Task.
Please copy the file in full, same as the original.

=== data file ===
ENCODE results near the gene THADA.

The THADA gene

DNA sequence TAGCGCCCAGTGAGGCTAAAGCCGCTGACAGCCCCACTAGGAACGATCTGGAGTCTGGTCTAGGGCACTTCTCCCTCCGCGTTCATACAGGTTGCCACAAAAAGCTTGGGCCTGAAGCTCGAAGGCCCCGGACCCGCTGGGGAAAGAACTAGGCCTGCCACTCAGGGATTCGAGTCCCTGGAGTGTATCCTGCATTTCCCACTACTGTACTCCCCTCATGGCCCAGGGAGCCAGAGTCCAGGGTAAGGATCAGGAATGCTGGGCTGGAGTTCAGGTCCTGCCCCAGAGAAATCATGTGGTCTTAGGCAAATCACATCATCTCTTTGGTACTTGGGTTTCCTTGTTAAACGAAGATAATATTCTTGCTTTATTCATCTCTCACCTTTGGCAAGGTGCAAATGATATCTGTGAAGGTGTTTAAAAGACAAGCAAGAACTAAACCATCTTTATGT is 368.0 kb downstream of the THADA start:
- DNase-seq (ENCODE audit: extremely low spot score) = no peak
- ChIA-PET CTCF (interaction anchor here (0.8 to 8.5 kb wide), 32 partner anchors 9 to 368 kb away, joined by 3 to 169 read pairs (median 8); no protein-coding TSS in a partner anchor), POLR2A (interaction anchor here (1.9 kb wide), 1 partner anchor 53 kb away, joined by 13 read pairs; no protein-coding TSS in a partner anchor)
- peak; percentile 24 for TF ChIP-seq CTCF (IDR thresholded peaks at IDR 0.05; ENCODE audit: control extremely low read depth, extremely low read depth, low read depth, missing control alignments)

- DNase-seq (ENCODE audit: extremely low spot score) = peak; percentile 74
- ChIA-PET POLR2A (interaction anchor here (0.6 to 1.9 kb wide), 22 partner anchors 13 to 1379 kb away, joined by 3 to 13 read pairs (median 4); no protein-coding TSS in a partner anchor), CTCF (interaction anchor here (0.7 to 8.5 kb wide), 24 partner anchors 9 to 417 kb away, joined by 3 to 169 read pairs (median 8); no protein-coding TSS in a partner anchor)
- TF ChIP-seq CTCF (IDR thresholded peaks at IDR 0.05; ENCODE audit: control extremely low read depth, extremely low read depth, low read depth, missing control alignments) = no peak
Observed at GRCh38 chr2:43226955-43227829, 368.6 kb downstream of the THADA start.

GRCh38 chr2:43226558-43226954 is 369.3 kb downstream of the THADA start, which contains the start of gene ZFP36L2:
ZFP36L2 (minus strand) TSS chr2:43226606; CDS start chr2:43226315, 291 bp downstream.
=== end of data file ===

ENCODE results near the gene THADA.

The THADA gene

DNA sequence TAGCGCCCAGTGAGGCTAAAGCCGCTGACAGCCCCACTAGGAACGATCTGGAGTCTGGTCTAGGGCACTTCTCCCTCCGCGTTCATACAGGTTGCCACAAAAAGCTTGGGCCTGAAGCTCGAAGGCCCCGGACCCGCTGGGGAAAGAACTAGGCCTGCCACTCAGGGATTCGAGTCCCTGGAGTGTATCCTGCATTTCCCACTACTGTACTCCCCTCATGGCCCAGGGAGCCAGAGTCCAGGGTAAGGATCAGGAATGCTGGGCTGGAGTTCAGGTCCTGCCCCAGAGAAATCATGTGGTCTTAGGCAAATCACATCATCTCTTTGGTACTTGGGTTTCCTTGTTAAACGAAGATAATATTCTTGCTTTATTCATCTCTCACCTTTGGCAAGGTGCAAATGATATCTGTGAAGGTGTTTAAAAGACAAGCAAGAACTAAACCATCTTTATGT is 368.0 kb downstream of the THADA start:
- DNase-seq (ENCODE audit: extremely low spot score) = no peak
- ChIA-PET CTCF (interaction anchor here (0.8 to 8.5 kb wide), 32 partner anchors 9 to 368 kb away, joined by 3 to 169 read pairs (median 8); no protein-coding TSS in a partner anchor), POLR2A (interaction anchor here (1.9 kb wide), 1 partner anchor 53 kb away, joined by 13 read pairs; no protein-coding TSS in a partner anchor)
- peak; percentile 24 for TF ChIP-seq CTCF (IDR thresholded peaks at IDR 0.05; ENCODE audit: control extremely low read depth, extremely low read depth, low read depth, missing control alignments)

- DNase-seq (ENCODE audit: extremely low spot score) = peak; percentile 74
- ChIA-PET POLR2A (interaction anchor here (0.6 to 1.9 kb wide), 22 partner anchors 13 to 1379 kb away, joined by 3 to 13 read pairs (median 4); no protein-coding TSS in a partner anchor), CTCF (interaction anchor here (0.7 to 8.5 kb wide), 24 partner anchors 9 to 417 kb away, joined by 3 to 169 read pairs (median 8); no protein-coding TSS in a partner anchor)
- TF ChIP-seq CTCF (IDR thresholded peaks at IDR 0.05; ENCODE audit: control extremely low read depth, extremely low read depth, low read depth, missing control alignments) = no peak
Observed at GRCh38 chr2:43226955-43227829, 368.6 kb downstream of the THADA start.

GRCh38 chr2:43226558-43226954 is 369.3 kb downstream of the THADA start, which contains the start of gene ZFP36L2:
ZFP36L2 (minus strand) TSS chr2:43226606; CDS start chr2:43226315, 291 bp downstream.